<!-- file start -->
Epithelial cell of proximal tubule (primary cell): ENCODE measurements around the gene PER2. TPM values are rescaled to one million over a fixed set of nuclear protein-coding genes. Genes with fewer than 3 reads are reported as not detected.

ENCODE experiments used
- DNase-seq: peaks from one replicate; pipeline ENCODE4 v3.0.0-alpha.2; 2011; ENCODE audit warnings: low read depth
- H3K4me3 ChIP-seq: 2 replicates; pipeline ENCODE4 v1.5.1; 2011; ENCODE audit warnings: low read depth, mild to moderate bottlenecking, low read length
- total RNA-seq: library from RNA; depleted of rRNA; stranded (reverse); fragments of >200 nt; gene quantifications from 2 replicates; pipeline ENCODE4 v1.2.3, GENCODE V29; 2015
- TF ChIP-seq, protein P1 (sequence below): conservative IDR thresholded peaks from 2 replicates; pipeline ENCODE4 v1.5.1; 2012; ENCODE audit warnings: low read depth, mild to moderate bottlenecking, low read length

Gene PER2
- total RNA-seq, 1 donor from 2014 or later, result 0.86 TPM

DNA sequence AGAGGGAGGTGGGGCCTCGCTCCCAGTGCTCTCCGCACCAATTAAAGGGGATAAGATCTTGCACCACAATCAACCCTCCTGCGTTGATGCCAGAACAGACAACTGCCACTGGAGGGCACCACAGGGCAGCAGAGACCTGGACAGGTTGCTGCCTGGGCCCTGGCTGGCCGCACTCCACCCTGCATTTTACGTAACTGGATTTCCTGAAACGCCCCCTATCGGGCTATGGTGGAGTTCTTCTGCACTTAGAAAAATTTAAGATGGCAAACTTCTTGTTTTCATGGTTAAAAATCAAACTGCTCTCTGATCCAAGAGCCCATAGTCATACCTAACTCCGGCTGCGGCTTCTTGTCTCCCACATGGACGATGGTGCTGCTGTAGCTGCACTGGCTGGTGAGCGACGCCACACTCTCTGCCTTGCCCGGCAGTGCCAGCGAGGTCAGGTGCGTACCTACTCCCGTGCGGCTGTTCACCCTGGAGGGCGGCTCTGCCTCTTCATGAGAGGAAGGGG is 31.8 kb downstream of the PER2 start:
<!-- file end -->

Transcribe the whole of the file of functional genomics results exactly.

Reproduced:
Epithelial cell of proximal tubule (primary cell): ENCODE measurements around the gene PER2. TPM values are rescaled to one million over a fixed set of nuclear protein-coding genes. Genes with fewer than 3 reads are reported as not detected.

ENCODE experiments used
- DNase-seq: peaks from one replicate; pipeline ENCODE4 v3.0.0-alpha.2; 2011; ENCODE audit warnings: low read depth
- H3K4me3 ChIP-seq: 2 replicates; pipeline ENCODE4 v1.5.1; 2011; ENCODE audit warnings: low read depth, mild to moderate bottlenecking, low read length
- total RNA-seq: library from RNA; depleted of rRNA; stranded (reverse); fragments of >200 nt; gene quantifications from 2 replicates; pipeline ENCODE4 v1.2.3, GENCODE V29; 2015
- TF ChIP-seq, protein P1 (sequence below): conservative IDR thresholded peaks from 2 replicates; pipeline ENCODE4 v1.5.1; 2012; ENCODE audit warnings: low read depth, mild to moderate bottlenecking, low read length

Gene PER2
- total RNA-seq, 1 donor from 2014 or later, result 0.86 TPM

DNA sequence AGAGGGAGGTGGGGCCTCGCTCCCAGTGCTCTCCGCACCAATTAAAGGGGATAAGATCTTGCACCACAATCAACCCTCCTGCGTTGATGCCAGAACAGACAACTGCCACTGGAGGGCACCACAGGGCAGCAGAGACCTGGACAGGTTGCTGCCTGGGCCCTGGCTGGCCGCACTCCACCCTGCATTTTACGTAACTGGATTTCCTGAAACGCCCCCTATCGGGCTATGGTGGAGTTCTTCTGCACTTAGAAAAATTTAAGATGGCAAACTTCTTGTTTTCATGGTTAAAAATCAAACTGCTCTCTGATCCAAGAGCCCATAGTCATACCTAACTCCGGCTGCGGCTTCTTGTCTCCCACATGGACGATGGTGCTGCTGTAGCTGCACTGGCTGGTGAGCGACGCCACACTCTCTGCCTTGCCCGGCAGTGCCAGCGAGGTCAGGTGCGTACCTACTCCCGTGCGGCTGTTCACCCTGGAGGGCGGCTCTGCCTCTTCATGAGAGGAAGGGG is 31.8 kb downstream of the PER2 start: